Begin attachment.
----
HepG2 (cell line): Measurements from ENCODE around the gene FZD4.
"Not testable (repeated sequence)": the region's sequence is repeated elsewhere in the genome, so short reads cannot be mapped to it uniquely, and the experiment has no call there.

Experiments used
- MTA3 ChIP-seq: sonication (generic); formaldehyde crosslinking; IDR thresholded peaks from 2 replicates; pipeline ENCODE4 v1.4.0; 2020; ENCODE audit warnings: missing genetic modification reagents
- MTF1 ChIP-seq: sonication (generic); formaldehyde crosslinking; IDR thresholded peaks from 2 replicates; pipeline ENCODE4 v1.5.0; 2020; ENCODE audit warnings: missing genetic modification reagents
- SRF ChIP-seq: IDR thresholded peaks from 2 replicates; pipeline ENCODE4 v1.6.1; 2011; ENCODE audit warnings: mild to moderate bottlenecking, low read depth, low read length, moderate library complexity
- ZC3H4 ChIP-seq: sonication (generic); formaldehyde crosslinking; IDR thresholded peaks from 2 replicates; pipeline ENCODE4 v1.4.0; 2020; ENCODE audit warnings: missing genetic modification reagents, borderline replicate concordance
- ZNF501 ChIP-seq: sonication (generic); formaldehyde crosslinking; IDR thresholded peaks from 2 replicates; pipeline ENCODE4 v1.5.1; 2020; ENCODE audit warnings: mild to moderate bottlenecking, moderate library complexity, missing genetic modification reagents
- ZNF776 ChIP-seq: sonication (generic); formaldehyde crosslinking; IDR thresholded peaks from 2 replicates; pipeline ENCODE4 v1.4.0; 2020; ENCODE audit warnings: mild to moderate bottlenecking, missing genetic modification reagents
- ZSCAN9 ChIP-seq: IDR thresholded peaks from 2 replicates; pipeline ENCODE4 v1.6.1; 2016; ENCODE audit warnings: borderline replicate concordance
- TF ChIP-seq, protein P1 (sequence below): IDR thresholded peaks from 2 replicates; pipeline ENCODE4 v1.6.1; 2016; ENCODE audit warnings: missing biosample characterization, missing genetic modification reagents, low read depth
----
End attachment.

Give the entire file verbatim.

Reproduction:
HepG2 (cell line): Measurements from ENCODE around the gene FZD4.
"Not testable (repeated sequence)": the region's sequence is repeated elsewhere in the genome, so short reads cannot be mapped to it uniquely, and the experiment has no call there.

Experiments used
- MTA3 ChIP-seq: sonication (generic); formaldehyde crosslinking; IDR thresholded peaks from 2 replicates; pipeline ENCODE4 v1.4.0; 2020; ENCODE audit warnings: missing genetic modification reagents
- MTF1 ChIP-seq: sonication (generic); formaldehyde crosslinking; IDR thresholded peaks from 2 replicates; pipeline ENCODE4 v1.5.0; 2020; ENCODE audit warnings: missing genetic modification reagents
- SRF ChIP-seq: IDR thresholded peaks from 2 replicates; pipeline ENCODE4 v1.6.1; 2011; ENCODE audit warnings: mild to moderate bottlenecking, low read depth, low read length, moderate library complexity
- ZC3H4 ChIP-seq: sonication (generic); formaldehyde crosslinking; IDR thresholded peaks from 2 replicates; pipeline ENCODE4 v1.4.0; 2020; ENCODE audit warnings: missing genetic modification reagents, borderline replicate concordance
- ZNF501 ChIP-seq: sonication (generic); formaldehyde crosslinking; IDR thresholded peaks from 2 replicates; pipeline ENCODE4 v1.5.1; 2020; ENCODE audit warnings: mild to moderate bottlenecking, moderate library complexity, missing genetic modification reagents
- ZNF776 ChIP-seq: sonication (generic); formaldehyde crosslinking; IDR thresholded peaks from 2 replicates; pipeline ENCODE4 v1.4.0; 2020; ENCODE audit warnings: mild to moderate bottlenecking, missing genetic modification reagents
- ZSCAN9 ChIP-seq: IDR thresholded peaks from 2 replicates; pipeline ENCODE4 v1.6.1; 2016; ENCODE audit warnings: borderline replicate concordance
- TF ChIP-seq, protein P1 (sequence below): IDR thresholded peaks from 2 replicates; pipeline ENCODE4 v1.6.1; 2016; ENCODE audit warnings: missing biosample characterization, missing genetic modification reagents, low read depth